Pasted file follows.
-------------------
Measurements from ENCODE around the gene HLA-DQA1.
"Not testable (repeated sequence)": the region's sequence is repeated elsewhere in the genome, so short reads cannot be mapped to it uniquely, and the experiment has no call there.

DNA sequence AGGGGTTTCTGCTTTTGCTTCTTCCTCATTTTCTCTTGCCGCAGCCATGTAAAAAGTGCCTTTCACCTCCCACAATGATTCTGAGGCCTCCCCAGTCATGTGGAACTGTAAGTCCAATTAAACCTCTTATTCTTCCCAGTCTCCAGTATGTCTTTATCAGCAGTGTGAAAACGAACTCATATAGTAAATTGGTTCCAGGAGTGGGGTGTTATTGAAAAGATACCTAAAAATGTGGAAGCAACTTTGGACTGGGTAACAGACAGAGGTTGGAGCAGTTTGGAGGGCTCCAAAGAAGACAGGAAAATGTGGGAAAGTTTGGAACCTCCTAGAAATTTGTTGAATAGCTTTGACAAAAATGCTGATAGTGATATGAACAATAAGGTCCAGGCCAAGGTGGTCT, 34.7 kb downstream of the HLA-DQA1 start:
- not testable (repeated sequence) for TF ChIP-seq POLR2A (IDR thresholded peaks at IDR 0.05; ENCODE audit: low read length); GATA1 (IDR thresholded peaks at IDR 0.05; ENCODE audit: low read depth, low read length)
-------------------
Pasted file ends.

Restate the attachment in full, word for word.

Measurements from ENCODE around the gene HLA-DQA1.
"Not testable (repeated sequence)": the region's sequence is repeated elsewhere in the genome, so short reads cannot be mapped to it uniquely, and the experiment has no call there.

DNA sequence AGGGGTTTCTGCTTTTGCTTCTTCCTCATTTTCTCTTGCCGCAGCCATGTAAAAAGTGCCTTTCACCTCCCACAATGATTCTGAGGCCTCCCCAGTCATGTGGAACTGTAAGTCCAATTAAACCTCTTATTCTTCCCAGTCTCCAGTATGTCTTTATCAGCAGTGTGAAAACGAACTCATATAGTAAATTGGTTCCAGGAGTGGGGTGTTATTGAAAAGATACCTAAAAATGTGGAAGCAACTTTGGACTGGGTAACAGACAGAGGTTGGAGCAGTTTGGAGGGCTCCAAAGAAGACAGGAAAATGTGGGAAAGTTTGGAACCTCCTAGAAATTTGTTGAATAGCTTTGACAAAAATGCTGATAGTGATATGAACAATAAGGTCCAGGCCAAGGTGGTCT, 34.7 kb downstream of the HLA-DQA1 start:
- not testable (repeated sequence) for TF ChIP-seq POLR2A (IDR thresholded peaks at IDR 0.05; ENCODE audit: low read length); GATA1 (IDR thresholded peaks at IDR 0.05; ENCODE audit: low read depth, low read length)